“We have been able to re-create ways to be a community family, to be sisters. Stop some things and question the meaning of others on a personal, community, ecclesial, social level. Clarify calls or at least find out what is required to look for, ask ourselves where we will continue and in what way. To feel part of a Church that seeks ways to maintain communion, prayer, presence, through each of its agents.”

Are there any conclusions you have made, in existential terms, that you want to share?

“I confirm as inner certainty, my smallness and the dependence of God combined with the experience of a God who assumes all my fragility, ours, that of all. That God who is also hungry, in the queues …, who resists the inexpression of his rights, because he is in every human being, especially in the weakest or most ignored, a great God who believes in us, expects us and counts on us. I also confirm the profound need to feed on the encounter with Jesus Christ more and more, a meeting that sustains my life and that of others as well.

“I have concluded that we are a humanity in need and with which God counts, although there are realities that forget many (we ourselves sadly forget many). That there is a mode of communication, communion, presence and embrace that nothing and no one can take away from us. That letting out the best or the worst is a personal decision and that only to the extent that we become aware of it can we build a better world and a Cuba, between all and for all. That our Voice as a Church has weight, and we cannot and should not shut up. I feel an immense cry that emerges from the lives of many of our brothers and sisters and cannot be heard, they have the right to have their voice heard through ours, from which they can raise it, because I firmly believe that the way is with others, alone we cannot. And it is an urgent time to discern, to ask God, and to those who have ‘power to decide’ where and how we can look and dream of the future.”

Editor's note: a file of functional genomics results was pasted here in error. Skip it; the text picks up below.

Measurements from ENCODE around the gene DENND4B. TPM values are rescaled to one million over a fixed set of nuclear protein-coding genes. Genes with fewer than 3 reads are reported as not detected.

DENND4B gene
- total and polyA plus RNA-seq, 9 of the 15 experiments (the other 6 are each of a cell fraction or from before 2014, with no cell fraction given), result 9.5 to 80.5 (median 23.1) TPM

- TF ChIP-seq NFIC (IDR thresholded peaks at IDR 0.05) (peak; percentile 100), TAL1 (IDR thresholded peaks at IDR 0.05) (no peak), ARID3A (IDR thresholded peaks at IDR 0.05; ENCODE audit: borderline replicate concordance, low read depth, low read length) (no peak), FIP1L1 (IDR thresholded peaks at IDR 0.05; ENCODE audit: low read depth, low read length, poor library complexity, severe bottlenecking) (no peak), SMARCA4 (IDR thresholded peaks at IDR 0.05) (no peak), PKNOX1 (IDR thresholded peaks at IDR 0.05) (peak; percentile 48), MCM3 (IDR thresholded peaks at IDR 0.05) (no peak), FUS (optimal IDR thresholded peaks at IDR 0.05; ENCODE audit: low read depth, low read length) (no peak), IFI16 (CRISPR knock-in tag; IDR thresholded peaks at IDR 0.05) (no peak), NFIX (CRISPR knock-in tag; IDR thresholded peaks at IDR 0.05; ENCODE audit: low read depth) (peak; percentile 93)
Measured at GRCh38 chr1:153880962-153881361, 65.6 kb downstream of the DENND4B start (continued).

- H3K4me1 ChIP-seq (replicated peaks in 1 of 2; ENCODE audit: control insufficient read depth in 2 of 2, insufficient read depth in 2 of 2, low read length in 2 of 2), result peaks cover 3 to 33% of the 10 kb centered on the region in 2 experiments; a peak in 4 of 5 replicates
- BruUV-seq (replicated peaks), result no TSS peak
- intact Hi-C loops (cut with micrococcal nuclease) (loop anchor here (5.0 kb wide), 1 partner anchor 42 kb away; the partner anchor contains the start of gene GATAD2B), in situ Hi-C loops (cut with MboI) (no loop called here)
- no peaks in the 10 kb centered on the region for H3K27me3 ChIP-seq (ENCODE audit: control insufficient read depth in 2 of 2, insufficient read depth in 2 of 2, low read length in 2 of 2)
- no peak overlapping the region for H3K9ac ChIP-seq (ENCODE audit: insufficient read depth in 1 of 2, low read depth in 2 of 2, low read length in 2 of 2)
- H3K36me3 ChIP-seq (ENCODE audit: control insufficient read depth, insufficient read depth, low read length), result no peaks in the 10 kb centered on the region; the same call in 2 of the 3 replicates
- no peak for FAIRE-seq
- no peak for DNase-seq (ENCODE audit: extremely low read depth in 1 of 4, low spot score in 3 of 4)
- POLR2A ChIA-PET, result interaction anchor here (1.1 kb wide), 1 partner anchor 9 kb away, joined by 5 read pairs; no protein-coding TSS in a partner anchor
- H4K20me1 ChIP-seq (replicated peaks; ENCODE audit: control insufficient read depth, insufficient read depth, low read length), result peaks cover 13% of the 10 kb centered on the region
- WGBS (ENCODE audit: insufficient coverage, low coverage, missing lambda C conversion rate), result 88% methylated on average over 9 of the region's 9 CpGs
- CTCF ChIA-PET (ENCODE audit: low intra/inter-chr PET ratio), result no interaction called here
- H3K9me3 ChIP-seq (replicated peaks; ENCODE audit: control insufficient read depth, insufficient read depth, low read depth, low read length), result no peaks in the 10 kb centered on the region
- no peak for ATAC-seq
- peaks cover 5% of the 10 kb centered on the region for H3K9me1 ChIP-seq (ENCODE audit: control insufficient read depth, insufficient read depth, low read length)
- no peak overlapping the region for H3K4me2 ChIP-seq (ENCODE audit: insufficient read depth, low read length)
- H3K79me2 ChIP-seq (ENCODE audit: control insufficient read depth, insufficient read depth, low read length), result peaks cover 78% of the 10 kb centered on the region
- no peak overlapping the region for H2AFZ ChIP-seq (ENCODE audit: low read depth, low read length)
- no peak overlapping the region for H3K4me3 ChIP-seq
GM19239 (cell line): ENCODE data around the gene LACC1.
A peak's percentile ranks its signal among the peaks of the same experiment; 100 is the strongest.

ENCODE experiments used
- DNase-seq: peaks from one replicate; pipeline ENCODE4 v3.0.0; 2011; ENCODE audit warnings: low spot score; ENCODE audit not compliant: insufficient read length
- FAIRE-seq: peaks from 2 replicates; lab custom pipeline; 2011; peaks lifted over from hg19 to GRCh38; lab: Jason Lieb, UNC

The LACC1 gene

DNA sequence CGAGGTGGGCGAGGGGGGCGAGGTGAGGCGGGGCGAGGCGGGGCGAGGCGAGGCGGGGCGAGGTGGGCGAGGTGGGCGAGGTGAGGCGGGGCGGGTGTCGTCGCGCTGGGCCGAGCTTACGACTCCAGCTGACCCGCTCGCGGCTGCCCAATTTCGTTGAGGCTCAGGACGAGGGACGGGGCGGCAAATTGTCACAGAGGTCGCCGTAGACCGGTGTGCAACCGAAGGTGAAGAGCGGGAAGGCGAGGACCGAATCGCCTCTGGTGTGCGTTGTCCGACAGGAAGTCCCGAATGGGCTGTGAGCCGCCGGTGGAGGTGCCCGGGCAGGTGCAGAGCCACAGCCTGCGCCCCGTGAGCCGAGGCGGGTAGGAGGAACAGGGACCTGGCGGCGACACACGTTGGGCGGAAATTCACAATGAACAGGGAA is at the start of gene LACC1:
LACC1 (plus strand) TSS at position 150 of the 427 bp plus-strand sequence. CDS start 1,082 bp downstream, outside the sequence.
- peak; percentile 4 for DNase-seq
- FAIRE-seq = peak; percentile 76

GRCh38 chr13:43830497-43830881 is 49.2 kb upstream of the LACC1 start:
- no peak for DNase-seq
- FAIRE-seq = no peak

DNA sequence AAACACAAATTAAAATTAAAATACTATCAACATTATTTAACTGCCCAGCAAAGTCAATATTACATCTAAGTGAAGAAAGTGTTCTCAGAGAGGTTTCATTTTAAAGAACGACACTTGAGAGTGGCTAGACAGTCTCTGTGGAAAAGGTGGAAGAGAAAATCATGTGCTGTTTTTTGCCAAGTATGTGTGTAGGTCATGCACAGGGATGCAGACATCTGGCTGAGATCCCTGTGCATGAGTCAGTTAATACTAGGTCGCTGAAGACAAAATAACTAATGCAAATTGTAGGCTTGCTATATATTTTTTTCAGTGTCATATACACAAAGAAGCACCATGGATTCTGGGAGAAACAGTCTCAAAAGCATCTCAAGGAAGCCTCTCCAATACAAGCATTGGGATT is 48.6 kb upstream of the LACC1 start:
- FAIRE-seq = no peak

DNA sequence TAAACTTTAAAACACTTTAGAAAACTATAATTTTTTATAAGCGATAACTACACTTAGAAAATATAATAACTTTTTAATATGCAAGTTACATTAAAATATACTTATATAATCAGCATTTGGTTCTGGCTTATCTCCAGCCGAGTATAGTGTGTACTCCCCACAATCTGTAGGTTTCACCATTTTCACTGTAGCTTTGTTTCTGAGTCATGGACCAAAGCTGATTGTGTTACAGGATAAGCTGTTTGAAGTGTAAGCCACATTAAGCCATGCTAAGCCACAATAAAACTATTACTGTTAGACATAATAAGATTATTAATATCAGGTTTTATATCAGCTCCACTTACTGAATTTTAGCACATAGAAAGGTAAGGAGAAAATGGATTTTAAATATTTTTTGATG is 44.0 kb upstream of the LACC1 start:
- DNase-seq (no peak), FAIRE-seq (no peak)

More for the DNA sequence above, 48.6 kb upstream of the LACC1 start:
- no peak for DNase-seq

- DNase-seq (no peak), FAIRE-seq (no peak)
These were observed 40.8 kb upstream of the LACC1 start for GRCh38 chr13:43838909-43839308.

What teachings could leave us, as social beings, this time of isolation?

“May the strong and the difficult, but beautiful of finestitude, fragility and interdependence, help us to become aware that the duration of life is not in our hands. That we are fragile and needy beings. That we are all important and no one is a must. That before the limit and before the experience of God’s love, there are no distinctions: we are all just as fragile, equally loved. That we have responsibility to the life of my brother, whoever he is, wherever, and that we are called to live universality and interdependence with all. That you can be very close even if there are no physical ways to be. That there are many situations that we have been incubating and this reality has only made them come out, it has given them name and face.”